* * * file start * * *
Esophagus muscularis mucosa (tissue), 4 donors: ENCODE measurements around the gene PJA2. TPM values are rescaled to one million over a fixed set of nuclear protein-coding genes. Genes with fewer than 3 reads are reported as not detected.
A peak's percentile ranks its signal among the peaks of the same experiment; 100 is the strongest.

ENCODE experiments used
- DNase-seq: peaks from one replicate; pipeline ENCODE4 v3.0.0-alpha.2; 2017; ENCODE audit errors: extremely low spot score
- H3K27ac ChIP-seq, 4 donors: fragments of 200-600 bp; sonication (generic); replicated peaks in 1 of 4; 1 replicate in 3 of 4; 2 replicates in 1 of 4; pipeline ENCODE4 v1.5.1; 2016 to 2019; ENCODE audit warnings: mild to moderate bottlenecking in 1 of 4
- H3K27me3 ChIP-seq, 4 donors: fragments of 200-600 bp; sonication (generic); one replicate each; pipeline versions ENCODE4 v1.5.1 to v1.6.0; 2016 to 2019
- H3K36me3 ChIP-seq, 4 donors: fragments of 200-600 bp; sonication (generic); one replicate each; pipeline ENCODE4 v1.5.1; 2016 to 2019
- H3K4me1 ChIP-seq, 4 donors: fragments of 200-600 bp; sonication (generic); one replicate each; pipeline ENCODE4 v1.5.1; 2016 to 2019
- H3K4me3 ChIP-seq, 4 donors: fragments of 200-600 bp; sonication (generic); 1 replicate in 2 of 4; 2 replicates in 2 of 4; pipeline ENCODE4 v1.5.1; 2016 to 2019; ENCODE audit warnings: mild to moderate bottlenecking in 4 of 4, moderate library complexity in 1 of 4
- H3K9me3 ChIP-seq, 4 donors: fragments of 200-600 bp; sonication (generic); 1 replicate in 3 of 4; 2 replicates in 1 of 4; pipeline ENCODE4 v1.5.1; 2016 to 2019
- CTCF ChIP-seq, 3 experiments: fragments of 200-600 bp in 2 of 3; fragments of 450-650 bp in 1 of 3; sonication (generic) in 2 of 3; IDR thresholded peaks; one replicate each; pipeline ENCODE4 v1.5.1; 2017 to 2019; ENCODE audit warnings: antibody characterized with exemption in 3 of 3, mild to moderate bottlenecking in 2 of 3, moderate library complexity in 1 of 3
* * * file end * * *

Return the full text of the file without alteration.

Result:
Esophagus muscularis mucosa (tissue), 4 donors: ENCODE measurements around the gene PJA2. TPM values are rescaled to one million over a fixed set of nuclear protein-coding genes. Genes with fewer than 3 reads are reported as not detected.
A peak's percentile ranks its signal among the peaks of the same experiment; 100 is the strongest.

ENCODE experiments used
- DNase-seq: peaks from one replicate; pipeline ENCODE4 v3.0.0-alpha.2; 2017; ENCODE audit errors: extremely low spot score
- H3K27ac ChIP-seq, 4 donors: fragments of 200-600 bp; sonication (generic); replicated peaks in 1 of 4; 1 replicate in 3 of 4; 2 replicates in 1 of 4; pipeline ENCODE4 v1.5.1; 2016 to 2019; ENCODE audit warnings: mild to moderate bottlenecking in 1 of 4
- H3K27me3 ChIP-seq, 4 donors: fragments of 200-600 bp; sonication (generic); one replicate each; pipeline versions ENCODE4 v1.5.1 to v1.6.0; 2016 to 2019
- H3K36me3 ChIP-seq, 4 donors: fragments of 200-600 bp; sonication (generic); one replicate each; pipeline ENCODE4 v1.5.1; 2016 to 2019
- H3K4me1 ChIP-seq, 4 donors: fragments of 200-600 bp; sonication (generic); one replicate each; pipeline ENCODE4 v1.5.1; 2016 to 2019
- H3K4me3 ChIP-seq, 4 donors: fragments of 200-600 bp; sonication (generic); 1 replicate in 2 of 4; 2 replicates in 2 of 4; pipeline ENCODE4 v1.5.1; 2016 to 2019; ENCODE audit warnings: mild to moderate bottlenecking in 4 of 4, moderate library complexity in 1 of 4
- H3K9me3 ChIP-seq, 4 donors: fragments of 200-600 bp; sonication (generic); 1 replicate in 3 of 4; 2 replicates in 1 of 4; pipeline ENCODE4 v1.5.1; 2016 to 2019
- CTCF ChIP-seq, 3 experiments: fragments of 200-600 bp in 2 of 3; fragments of 450-650 bp in 1 of 3; sonication (generic) in 2 of 3; IDR thresholded peaks; one replicate each; pipeline ENCODE4 v1.5.1; 2017 to 2019; ENCODE audit warnings: antibody characterized with exemption in 3 of 3, mild to moderate bottlenecking in 2 of 3, moderate library complexity in 1 of 3